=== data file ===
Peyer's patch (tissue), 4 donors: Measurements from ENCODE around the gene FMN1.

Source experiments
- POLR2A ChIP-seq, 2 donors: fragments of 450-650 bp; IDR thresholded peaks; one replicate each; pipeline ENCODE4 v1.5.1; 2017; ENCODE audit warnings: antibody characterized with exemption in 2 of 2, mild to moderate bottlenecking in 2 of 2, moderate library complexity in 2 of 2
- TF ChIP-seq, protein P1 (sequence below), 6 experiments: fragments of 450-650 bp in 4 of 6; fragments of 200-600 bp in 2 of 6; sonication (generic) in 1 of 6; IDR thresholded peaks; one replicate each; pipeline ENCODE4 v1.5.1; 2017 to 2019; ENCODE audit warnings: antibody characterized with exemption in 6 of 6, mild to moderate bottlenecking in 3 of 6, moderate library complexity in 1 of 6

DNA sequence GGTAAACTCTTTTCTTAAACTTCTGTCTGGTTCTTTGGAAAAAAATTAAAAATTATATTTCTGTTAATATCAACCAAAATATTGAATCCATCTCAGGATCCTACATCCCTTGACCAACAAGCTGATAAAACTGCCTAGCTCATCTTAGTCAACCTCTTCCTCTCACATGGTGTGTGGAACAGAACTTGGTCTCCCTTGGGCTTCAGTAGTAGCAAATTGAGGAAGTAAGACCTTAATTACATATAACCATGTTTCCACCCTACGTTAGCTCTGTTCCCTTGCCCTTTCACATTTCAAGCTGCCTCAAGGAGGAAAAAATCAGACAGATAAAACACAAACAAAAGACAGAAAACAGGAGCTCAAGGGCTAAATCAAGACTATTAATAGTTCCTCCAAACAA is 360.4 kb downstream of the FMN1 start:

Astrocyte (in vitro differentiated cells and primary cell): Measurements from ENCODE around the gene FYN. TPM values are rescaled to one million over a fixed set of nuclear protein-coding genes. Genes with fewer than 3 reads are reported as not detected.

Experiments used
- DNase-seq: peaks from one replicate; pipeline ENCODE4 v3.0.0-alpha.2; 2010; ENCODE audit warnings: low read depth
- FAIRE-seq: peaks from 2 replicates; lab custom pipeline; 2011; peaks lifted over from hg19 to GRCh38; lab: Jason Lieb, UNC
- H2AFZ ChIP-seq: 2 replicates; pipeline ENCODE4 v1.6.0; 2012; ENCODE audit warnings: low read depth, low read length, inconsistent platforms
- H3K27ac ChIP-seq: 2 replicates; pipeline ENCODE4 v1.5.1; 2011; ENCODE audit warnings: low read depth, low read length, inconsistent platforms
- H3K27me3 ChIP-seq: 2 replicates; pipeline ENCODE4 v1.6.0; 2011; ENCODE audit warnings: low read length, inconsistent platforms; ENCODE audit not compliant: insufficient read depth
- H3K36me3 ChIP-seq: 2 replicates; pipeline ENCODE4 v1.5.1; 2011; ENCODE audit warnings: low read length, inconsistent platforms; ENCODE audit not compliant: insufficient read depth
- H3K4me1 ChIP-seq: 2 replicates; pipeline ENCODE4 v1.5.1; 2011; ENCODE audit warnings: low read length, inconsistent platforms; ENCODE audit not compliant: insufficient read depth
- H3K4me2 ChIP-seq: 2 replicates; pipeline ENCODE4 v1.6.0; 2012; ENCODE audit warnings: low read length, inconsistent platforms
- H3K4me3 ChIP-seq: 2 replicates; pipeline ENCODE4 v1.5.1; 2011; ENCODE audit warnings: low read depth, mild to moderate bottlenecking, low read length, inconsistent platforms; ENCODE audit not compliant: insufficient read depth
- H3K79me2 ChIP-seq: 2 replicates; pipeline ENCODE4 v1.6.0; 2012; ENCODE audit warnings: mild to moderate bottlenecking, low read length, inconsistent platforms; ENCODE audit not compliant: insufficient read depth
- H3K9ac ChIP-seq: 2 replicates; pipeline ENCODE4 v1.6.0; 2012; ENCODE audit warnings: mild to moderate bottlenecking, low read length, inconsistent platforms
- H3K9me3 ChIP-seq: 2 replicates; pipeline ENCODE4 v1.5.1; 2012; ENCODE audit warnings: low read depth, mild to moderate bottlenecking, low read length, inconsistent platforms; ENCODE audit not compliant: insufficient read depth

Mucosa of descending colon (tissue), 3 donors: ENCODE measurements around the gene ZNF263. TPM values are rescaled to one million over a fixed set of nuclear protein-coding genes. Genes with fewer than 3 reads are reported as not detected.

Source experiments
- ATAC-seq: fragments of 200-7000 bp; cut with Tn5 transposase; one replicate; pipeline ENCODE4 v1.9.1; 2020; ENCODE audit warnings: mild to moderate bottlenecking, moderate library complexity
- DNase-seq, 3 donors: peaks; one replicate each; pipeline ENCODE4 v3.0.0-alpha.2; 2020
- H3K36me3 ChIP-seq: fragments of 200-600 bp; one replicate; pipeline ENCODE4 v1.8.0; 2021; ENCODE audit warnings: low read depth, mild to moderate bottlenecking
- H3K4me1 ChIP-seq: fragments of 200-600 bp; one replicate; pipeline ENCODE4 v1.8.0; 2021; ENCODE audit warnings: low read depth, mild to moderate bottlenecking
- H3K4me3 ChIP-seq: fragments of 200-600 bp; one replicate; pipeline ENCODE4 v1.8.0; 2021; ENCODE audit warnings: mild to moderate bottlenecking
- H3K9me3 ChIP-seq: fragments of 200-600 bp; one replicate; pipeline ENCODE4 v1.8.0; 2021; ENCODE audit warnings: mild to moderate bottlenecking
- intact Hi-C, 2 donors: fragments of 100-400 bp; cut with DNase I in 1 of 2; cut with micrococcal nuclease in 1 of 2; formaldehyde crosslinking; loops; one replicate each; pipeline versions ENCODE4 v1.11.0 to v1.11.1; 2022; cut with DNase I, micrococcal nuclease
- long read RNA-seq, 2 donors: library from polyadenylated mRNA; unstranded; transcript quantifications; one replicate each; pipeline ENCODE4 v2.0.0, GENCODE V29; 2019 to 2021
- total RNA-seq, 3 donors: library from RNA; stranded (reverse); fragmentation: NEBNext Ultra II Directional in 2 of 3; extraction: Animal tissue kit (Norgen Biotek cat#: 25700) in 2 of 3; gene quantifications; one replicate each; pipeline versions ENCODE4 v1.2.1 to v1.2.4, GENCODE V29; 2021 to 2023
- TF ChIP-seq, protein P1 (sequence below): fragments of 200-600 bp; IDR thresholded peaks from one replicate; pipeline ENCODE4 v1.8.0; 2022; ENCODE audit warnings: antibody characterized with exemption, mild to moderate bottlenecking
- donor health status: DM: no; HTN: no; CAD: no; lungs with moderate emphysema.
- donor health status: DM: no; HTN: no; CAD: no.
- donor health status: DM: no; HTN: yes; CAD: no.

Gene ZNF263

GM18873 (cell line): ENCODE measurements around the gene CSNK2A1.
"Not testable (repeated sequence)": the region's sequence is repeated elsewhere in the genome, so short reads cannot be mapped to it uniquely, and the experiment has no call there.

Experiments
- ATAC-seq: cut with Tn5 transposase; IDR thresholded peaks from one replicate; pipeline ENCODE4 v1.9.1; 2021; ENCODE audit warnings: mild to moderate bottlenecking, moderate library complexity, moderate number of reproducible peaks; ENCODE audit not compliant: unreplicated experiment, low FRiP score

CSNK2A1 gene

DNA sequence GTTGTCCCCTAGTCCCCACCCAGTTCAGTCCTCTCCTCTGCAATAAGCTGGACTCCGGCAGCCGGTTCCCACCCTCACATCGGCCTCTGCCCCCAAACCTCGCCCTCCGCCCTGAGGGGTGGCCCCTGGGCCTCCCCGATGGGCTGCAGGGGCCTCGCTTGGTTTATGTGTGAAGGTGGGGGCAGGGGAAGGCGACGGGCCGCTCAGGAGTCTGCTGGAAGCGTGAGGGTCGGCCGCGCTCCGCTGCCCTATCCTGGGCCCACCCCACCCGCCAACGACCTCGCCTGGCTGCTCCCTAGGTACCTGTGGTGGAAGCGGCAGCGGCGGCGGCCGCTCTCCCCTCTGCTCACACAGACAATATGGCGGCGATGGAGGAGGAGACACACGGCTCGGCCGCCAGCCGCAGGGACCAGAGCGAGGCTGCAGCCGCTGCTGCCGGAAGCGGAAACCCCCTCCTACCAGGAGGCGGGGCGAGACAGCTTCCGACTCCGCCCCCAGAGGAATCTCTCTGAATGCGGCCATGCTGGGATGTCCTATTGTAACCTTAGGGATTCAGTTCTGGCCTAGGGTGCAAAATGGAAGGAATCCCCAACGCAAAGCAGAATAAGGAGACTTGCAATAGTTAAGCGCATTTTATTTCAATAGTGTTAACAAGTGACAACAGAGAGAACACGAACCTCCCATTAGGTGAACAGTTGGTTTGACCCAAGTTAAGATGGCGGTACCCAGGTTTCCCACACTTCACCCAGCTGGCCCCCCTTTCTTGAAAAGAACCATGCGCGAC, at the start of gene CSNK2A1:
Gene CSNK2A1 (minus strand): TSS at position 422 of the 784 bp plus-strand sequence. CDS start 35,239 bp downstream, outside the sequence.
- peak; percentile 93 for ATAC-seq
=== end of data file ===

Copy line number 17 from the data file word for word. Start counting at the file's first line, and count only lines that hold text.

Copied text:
- H3K79me2 ChIP-seq: 2 replicates; pipeline ENCODE4 v1.6.0; 2012; ENCODE audit warnings: mild to moderate bottlenecking, low read length, inconsistent platforms; ENCODE audit not compliant: insufficient read depth